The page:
That’s why it’s instructive to check in on Slavic Village (population 22,000, with about a 50/50, black/white racial split) these days. Never hip or trendy, this old ethnic neighborhood – once the biggest retail district in Cleveland outside of downtown – is trying to crawl out of the wreckage after 50 years of decline. How it’s doing now is a good dipstick to assess how other areas are faring as well.
To bring a neighborhood back, two basic elements need to be put in place. First, you have to have decent and affordable housing that people want to live in, and second, you need to give residents places to spend their money once they got done with work – places like grocery stores and bars and hardware shops. That sounds moronically simple on its face, but many city planners and economists seem to bypass these key points, because it is more stylish to think that developing neighborhoods with art galleries and cafes with fair-trade coffee and beet juice is a better way to go.Trzaska is working on the second part of this equation. The 31-year-old real estate lawyer comes from the neighborhood (his family operates a funeral home in Slavic Village), and he is buying up property that he can market to small businesses. The focus is on Fleet Avenue, currently being torn up with a $9 million renovation project that will be finishing up this year. “Slavic Village is playing the cards we’ve been dealt,” Trzaska says, “but I can see millennials approaching neighborhoods more in the way our grandparents did. It has a sensibility that is important to us.”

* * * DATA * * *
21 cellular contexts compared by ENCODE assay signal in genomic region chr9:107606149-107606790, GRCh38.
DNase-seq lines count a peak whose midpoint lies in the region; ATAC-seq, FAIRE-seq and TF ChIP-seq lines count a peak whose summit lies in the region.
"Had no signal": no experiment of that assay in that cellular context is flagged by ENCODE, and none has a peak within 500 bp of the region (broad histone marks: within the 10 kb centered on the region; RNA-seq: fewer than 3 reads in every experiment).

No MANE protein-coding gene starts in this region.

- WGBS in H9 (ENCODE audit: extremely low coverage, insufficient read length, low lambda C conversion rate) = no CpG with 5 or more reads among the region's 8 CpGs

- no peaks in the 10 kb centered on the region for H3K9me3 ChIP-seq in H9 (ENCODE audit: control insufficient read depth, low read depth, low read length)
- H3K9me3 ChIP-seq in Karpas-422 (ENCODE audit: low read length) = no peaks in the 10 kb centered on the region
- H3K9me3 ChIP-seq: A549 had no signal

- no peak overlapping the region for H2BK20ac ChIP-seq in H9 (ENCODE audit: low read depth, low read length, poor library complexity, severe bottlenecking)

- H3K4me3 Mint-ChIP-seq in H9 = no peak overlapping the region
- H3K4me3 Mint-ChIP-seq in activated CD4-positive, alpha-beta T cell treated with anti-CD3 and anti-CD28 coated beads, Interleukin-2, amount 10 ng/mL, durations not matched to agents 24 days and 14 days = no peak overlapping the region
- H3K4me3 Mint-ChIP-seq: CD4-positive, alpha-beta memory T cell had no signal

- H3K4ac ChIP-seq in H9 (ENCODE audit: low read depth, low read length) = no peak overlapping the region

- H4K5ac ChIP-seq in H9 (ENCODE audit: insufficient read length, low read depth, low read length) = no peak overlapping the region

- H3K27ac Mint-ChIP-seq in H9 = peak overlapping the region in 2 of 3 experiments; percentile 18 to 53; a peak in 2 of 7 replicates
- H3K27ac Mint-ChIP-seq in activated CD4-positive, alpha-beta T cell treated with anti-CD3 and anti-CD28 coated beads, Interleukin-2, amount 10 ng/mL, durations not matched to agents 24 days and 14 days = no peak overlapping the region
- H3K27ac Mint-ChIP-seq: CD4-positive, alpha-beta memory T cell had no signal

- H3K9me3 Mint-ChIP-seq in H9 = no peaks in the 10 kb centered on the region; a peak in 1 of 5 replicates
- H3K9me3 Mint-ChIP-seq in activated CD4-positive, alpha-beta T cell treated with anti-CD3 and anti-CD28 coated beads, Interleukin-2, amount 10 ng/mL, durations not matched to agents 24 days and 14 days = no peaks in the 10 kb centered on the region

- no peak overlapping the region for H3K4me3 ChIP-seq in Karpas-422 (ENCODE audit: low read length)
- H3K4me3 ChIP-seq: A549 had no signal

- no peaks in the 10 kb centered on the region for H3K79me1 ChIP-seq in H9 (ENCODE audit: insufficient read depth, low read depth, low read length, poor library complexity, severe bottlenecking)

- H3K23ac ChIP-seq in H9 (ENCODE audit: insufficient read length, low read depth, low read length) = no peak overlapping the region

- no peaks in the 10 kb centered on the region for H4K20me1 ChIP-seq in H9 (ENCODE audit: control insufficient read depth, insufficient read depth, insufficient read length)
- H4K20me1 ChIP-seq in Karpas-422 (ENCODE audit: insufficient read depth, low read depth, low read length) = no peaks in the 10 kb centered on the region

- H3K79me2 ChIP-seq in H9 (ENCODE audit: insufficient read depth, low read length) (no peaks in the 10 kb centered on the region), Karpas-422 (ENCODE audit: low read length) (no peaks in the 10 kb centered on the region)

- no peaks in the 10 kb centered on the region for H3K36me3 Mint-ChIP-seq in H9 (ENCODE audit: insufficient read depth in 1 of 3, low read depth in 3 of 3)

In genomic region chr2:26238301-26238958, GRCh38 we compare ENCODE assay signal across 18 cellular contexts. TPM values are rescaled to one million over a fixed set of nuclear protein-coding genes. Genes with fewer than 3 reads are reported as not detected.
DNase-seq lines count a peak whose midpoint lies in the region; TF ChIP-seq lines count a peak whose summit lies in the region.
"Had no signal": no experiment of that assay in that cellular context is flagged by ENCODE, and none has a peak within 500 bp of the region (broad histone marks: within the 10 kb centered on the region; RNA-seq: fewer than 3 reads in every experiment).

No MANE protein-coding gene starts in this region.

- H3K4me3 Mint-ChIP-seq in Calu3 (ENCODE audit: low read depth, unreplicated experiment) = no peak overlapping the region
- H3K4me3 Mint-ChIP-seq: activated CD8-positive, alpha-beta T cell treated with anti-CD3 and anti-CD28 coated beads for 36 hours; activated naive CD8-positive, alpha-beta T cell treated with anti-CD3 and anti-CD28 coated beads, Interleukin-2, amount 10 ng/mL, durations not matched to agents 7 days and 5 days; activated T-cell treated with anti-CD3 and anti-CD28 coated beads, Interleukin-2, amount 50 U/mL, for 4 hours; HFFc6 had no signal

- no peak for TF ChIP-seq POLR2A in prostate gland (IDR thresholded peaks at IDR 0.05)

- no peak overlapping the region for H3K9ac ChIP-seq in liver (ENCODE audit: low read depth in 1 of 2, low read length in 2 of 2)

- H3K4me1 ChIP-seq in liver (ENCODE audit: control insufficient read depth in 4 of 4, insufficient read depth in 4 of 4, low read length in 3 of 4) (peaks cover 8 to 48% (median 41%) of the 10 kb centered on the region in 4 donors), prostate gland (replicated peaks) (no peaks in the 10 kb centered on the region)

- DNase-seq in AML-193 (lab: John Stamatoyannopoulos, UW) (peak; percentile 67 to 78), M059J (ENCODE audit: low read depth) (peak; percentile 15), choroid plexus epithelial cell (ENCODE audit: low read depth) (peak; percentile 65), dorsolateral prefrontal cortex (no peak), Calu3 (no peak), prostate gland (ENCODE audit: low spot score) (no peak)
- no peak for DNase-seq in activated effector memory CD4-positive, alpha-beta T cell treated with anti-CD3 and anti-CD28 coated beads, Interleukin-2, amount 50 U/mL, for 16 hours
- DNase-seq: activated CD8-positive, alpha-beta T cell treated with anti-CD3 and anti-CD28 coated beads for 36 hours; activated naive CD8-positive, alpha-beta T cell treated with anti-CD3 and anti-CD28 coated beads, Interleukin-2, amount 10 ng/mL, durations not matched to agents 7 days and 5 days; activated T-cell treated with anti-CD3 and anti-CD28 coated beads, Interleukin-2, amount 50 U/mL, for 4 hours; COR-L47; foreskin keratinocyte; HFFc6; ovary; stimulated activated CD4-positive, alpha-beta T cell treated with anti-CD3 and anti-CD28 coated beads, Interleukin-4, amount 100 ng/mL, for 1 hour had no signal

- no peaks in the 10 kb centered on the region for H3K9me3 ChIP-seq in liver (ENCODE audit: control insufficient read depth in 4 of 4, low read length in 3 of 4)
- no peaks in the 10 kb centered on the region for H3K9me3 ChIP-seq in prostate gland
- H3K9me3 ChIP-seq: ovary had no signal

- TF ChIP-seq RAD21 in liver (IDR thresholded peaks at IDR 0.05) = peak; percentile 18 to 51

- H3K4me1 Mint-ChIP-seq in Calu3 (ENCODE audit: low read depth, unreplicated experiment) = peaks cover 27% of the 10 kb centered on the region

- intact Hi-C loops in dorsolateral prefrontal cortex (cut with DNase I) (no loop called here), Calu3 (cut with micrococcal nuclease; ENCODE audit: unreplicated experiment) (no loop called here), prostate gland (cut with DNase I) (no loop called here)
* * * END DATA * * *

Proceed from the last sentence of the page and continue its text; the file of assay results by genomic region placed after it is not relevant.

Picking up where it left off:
“It’s not just that they want things close together – their work and social life and stores they support – they want to be a part of a neighborhood,” he says. “They didn’t have that growing up in the suburbs. There is a shift going on, and Slavic Village is going to be in the middle of that.”